Tag Archives: interstellar

100-Year Starship Project

As Voyager 1 embarks on its interstellar voyage, having recently left the confines of our solar system, NASA and the Pentagon are collaborating with the 100-Year Starship Project. This effort aims to make human interstellar travel a reality within the next 100 years. While this is an admirable goal, let’s not forget that the current record holder for fastest man made object — Voyager 1 — would still take around 50,000 years to reach the nearest star to Earth. So NASA had better get its creative juices flowing.

From the Guardian:

It would be hard enough these days to find a human capable of playing a 12-inch LP, let alone an alien. So perhaps it is time for Nasa to update its welcome pack for extraterrestrials.

The agency announced earlier this month that its Voyager 1 probe has left the solar system, becoming the first object to enter interstellar space. On board is a gold-plated record from 1977.

It contains greetings in dozens of languages, sounds such as morse code, a tractor, a kiss, music – from Bach to Chuck Berry – and pictures of life on Earth, including a sperm fertilising an egg, athletes, and the Sydney Opera House.

Now, Jon Lomberg, the original Golden Record design director, has launched a project aiming to persuade Nasa to upload a current snapshot of Earth to one of its future interstellar craft as a sort of space-age message in a bottle.

The New Horizons spacecraft will reach Pluto in 2015, then is expected to leave the solar system in about three decades. The New Horizons Message Initiative wants to create a crowd-sourced “human fingerprint” for extra-terrestrial consumption that can be digitally uploaded to the probe as its journey continues. The message could be modified to reflect changes on Earth as years go by.

With the backing of numerous space experts, Lomberg is orchestrating a petition and fundraising campaign. The first stage will firm up what can be sent in a format that would be easy for aliens to decode; the second will be the online crowd-sourcing of material.

Especially given the remote possibility that the message will ever be read, Lomberg emphasises the benefits to earthlings of starting a debate about how we should introduce ourselves to interplanetary strangers.

“The Voyager record was our best foot forward. We just talked about what we were like on a good day … no wars or famine. It was a sanitised portrait. Should we go warts and all? That is a legitimate discussion that needs to be had,” he said.

“The previous messages were decided by elite groups … Everybody is equally entitled and qualified to do it. If you’re a human on Earth you have a right to decide how you’re presented.”

“Astronauts have said that you step off the Earth and look back and you see things differently. Looking at yourself with a different perspective is always useful. The Golden Record has had a tremendous effect in terms of making people think about the culture in ways they wouldn’t normally do.”

Buoyed by the Voyager news, scientists gathered in Houston last weekend for the annual symposium of the Nasa- and Pentagon-backed 100-Year Starship project, which aims to make human interstellar travel a reality within a century.

“I think it’s an incredible boost. I think it makes it much more plausible,” said Dr Mae Jemison, the group’s principal and the first African-American woman in space. “What it says is that we know we can get to interstellar space. We got to interstellar space with technologies that were developed 40 years ago. There is every reason to suspect that we can create and build vehicles that can go that far, faster.”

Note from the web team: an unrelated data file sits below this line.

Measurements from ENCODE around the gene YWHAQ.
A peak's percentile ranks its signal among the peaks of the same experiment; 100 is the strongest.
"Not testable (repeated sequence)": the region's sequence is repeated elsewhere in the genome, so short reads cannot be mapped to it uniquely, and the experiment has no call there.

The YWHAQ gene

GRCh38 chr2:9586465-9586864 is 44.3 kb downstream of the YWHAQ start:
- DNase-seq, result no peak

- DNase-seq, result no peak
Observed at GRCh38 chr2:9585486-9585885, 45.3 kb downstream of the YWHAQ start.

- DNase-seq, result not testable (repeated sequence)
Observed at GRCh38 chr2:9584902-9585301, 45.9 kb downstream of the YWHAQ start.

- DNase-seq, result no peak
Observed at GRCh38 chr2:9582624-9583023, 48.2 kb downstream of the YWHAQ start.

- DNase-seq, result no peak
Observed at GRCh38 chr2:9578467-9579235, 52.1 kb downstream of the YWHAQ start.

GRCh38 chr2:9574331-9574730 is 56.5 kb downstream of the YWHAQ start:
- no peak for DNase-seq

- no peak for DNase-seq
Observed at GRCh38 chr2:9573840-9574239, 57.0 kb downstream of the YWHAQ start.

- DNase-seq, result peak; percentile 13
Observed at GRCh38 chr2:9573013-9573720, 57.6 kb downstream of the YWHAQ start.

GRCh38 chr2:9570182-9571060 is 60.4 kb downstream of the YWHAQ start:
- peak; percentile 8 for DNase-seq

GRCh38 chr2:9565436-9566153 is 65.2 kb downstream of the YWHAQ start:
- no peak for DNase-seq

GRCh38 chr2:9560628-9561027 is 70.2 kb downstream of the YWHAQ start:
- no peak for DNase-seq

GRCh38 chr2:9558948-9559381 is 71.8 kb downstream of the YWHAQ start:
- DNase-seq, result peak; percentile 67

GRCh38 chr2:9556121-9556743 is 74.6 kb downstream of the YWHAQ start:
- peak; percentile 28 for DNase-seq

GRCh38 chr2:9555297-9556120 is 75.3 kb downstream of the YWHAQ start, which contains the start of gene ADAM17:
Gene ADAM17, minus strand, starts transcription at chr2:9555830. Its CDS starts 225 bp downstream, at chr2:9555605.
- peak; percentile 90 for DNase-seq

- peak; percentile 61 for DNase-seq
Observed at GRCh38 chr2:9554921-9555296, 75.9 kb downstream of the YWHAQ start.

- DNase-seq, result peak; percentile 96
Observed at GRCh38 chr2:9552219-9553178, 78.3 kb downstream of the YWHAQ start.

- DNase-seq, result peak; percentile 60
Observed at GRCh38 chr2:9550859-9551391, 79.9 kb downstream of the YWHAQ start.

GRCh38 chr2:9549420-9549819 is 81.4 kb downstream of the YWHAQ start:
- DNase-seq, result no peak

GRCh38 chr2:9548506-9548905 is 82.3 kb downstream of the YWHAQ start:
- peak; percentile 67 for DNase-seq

Jeff Nosanov, of Nasa’s Jet Propulsion Laboratory, near Los Angeles, hopes to persuade the agency to launch about ten interstellar probes to gather data from a variety of directions. They would be powered by giant sails that harness the sun’s energy, much like a boat on the ocean is propelled by wind. Solar sails are gaining credibility as a realistic way of producing faster spacecraft, given the limitations of existing rocket technology. Nasa is planning to launch a spacecraft with a 13,000 square-foot sail in November next year.

“We have a starship and it’s 36 years old, so that’s really good. This is not as impossible as it sounds. Where the challenge becomes ludicrous and really astounding is the distances from one star to another,” Nosanov said.

Read the entire article here.

Image: USS Enterprise (NCC-1701). Courtesy of Star Trek franchise.

Interstellar Winds of Change

First measured in the early-seventies, the interstellar wind is far from a calm, consistent breeze. Rather, as new detailed measurements show, it’s a blustery, fickle gale.

From ars technica:

Interstellar space—the region between stars in our galaxy—is fairly empty. There are still enough atoms in that space to produce a measurable effect as the Sun orbits the galactic center, however. The flow of these atoms, known as the interstellar wind, provides a way to study interstellar gas, which moves independently of the Sun’s motion.

A new analysis of 40 years of data showed that the interstellar wind has changed direction and speed over time, demonstrating that the environment surrounding the Solar System changes measurably as well. Priscilla Frisch and colleagues compared the results from several spacecraft, both in Earth orbit and interplanetary probes. The different positions and times in which these instruments operated revealed that the interstellar wind has increased slightly in speed. Additional measurements revealed that the flow of atoms has shifted somewhere between 4.4 degrees and 9.2 degrees. Both these results indicate that the Sun is traveling through a changing environment, perhaps one shaped by turbulence in interstellar space.